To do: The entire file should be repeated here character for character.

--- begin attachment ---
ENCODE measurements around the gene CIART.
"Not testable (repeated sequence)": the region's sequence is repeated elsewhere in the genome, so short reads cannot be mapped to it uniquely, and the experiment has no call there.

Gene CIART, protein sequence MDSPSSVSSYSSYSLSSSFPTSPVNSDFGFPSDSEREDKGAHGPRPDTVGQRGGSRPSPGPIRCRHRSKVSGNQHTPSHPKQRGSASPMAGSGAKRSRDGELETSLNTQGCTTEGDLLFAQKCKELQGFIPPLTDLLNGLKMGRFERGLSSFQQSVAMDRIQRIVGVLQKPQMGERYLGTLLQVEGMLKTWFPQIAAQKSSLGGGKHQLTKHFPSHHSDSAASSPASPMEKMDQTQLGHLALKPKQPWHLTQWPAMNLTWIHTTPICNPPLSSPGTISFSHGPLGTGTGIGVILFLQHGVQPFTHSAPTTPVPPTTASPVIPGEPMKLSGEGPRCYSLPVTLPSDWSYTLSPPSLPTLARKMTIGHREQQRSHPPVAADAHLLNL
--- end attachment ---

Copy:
ENCODE measurements around the gene CIART.
"Not testable (repeated sequence)": the region's sequence is repeated elsewhere in the genome, so short reads cannot be mapped to it uniquely, and the experiment has no call there.

Gene CIART, protein sequence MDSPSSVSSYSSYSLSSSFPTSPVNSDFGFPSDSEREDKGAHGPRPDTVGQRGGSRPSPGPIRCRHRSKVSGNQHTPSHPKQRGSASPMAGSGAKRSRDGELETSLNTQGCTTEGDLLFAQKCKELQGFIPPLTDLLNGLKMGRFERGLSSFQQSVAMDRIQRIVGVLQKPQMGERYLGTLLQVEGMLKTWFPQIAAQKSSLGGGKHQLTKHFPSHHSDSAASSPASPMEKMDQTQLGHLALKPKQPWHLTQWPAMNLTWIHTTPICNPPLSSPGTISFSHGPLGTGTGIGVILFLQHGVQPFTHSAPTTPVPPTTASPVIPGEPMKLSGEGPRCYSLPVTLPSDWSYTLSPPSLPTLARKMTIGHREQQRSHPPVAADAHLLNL